In 1988, 52 school districts and ten parents brought suit claiming that unequal school funding created disparities in educational opportunity that violated the Minnesota Constitution. The trial court held that education is a fundamental right under the state constitution and that wealth-based disparities between districts created an “impermissible absence of uniformity” in the state’s schools. In 1993, the Supreme Court of Minnesota reversed the trial court in Skeen v. State, 505 N.W. 2d 299, despite affirming that education is a fundamental right. The Court’s reasoning relied heavily on the plaintiffs’ concession that the schools provided an adequate education “because the state’s portion of the funding is equally distributed–and admittedly provides the funding for an adequate education–we believe that the present system of education funding withstands constitutional scrutiny.”

In 1995, the Minneapolis NAACP sued the state, claiming that students in that city were denied a basic education, in violation of the state constitution’s education and equal protection clauses. In 2000, the parties settled with an agreement creating a new accountability system for the Minneapolis schools and expanding the access of low-income families to magnet and suburban schools.

In May 2017, the state’s Court of Appeals reversing the District Court dismissed a case filed by a group of Minneapolis parents in Hennepin District court (Alejandro Cruz-Guzman v. State of Minnesota). The case claimed that school children in public schools throughout the state of Minnesota, including the city of Minneapolis, the City of Saint Paul, and their adjacent suburban communities, are largely segregated by race and socioeconomic status, and that a “segregated education is per se an inadequate education under the Education Clause of the Minnesota State Constitution.”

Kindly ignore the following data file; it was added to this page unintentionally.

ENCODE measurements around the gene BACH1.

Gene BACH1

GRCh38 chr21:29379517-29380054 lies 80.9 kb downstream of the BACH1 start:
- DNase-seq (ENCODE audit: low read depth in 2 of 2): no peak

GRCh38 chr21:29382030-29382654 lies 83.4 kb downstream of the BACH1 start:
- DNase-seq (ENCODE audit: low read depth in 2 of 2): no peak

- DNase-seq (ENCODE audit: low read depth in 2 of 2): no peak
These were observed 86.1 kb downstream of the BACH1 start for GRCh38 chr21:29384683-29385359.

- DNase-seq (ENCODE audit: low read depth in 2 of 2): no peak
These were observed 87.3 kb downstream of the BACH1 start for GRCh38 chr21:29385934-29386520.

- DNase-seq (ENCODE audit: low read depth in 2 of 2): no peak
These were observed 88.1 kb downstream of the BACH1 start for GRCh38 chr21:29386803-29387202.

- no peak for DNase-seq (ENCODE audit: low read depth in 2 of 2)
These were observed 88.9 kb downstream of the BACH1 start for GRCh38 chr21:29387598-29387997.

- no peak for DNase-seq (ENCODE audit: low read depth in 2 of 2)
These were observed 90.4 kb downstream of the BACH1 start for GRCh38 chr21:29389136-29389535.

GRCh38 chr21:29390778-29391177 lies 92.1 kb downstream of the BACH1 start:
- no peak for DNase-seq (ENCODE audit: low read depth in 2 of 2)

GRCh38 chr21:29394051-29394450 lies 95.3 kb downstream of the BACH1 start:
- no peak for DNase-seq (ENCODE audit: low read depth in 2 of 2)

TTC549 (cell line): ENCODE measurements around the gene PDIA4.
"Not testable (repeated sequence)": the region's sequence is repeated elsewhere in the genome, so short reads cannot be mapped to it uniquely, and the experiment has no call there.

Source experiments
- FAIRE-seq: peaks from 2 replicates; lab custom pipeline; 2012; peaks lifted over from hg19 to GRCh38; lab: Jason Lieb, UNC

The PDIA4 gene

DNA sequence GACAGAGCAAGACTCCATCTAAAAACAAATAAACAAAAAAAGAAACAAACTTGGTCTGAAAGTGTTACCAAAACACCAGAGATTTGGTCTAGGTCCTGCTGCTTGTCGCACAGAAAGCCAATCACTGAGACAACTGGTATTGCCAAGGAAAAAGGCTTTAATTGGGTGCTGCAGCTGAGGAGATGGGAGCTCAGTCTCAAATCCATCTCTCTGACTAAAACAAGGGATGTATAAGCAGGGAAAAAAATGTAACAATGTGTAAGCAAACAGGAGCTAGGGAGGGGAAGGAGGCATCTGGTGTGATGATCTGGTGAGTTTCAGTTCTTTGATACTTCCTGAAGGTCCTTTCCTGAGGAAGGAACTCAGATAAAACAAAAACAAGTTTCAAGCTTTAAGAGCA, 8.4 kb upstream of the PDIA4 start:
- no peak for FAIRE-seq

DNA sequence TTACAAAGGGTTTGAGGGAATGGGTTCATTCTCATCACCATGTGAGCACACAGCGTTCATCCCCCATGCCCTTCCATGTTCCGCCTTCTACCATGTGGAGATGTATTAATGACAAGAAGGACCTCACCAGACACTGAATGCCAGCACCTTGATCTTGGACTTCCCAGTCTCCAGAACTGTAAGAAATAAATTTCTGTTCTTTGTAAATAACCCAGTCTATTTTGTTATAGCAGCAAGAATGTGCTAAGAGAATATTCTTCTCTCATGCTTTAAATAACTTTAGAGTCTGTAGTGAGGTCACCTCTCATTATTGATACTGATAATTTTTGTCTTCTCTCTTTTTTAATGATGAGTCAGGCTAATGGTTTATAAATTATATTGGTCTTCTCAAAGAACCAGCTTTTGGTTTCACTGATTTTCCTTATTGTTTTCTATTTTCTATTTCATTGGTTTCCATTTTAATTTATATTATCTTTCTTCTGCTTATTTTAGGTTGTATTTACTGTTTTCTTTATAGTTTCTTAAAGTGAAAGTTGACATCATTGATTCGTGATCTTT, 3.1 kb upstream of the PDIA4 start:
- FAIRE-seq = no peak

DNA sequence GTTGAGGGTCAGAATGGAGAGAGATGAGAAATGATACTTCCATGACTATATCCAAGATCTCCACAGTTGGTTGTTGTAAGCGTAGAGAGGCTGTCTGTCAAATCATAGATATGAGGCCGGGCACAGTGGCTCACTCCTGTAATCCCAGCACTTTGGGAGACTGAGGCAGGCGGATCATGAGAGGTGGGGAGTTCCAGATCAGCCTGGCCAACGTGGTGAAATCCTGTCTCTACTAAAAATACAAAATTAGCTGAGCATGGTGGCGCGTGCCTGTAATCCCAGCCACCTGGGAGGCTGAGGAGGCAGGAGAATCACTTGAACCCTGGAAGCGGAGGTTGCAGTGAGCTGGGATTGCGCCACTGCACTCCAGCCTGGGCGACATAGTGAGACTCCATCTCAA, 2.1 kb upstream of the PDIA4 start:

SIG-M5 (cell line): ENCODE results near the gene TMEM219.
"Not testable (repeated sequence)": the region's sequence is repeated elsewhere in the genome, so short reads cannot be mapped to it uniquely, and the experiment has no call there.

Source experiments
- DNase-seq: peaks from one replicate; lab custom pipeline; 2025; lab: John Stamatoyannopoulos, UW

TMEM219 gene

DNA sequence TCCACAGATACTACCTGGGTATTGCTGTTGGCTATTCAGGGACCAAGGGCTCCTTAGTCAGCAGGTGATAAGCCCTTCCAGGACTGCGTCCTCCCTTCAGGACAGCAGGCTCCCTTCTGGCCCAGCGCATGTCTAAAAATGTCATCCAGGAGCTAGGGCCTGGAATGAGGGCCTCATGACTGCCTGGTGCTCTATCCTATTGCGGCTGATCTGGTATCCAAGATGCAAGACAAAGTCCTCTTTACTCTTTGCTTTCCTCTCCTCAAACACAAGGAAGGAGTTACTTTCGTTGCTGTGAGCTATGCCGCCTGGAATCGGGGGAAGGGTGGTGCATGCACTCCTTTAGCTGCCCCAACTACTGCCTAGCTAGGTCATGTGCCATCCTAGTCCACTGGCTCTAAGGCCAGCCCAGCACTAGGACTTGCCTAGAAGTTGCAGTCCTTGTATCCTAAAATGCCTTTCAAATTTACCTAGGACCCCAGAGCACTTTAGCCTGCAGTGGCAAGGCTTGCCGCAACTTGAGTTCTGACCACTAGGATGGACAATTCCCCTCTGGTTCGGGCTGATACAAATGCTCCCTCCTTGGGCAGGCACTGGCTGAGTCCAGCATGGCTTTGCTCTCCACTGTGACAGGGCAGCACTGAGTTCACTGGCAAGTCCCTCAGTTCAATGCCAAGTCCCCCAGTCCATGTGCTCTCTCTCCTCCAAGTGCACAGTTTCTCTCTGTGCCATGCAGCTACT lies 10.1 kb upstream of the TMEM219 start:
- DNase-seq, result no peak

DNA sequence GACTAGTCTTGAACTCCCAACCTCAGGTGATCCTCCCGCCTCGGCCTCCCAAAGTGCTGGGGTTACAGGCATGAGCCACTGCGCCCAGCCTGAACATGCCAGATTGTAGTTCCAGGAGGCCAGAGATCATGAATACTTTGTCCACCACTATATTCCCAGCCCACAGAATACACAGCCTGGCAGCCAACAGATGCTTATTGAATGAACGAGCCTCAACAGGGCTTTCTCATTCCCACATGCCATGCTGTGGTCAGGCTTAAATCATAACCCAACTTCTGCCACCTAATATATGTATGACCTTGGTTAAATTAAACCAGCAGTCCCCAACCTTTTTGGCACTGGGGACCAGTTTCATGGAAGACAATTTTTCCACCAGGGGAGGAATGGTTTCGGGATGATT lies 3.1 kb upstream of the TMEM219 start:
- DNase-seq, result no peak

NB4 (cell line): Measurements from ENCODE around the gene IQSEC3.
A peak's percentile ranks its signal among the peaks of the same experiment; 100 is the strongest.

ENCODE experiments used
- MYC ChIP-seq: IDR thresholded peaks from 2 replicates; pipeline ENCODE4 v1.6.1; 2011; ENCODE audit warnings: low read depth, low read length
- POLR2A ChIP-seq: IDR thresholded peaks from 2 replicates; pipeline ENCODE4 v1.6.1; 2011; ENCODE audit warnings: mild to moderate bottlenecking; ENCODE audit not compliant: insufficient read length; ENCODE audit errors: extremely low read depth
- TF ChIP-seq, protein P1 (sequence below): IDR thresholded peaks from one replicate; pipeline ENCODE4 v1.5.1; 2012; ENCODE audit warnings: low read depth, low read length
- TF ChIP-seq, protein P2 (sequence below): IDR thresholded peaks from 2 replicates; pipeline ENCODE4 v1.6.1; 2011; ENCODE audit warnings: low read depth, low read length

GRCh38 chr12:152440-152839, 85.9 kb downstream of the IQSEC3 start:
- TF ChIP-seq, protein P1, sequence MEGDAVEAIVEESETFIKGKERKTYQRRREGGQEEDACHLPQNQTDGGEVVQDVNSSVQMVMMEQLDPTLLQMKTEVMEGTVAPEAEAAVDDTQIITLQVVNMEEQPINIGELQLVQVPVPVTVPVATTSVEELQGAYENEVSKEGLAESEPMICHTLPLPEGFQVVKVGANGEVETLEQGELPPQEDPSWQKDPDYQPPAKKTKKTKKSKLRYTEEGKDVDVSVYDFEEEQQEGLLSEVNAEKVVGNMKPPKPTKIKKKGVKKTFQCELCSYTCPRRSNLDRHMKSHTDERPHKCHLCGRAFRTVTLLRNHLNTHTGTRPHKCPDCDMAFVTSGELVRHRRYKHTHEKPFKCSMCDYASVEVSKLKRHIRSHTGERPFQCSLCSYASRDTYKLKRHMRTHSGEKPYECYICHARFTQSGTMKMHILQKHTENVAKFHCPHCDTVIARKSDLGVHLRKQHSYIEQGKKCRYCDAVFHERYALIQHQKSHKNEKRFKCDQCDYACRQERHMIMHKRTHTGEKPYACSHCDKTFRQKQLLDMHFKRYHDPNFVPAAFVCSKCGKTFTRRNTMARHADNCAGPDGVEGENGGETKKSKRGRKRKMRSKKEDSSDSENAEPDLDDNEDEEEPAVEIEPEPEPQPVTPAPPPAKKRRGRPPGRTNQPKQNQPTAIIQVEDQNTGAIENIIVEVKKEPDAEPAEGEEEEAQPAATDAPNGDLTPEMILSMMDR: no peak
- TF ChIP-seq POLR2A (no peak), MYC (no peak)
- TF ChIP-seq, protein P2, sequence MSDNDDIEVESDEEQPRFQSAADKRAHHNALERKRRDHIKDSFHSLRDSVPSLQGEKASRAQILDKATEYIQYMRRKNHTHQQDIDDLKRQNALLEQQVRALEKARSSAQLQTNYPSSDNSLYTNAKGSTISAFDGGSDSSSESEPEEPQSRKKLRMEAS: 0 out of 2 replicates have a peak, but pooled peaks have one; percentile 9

The Court recognized that the State Supreme Court in Skeen v. State, 505 N.W.2d 299 (Minn. 1993) had indicated that the constitution’s education clause may be read to guarantee students an adequate education. It distinguished that precedent, however, by stating that the supreme court’s references to an “adequate” education, in that case, focused on funding issues and the allocation of educational resources, and did not extend to the adequacy claims related to school segregation raised by the present plaintiffs.

The National Center for Education Statistics (NCES) Report, “Public School Finance Programs of the United States and Canada,” describes the Minnesota school funding system in detail, as of the 1998-99 school year.

Last updated: April 2017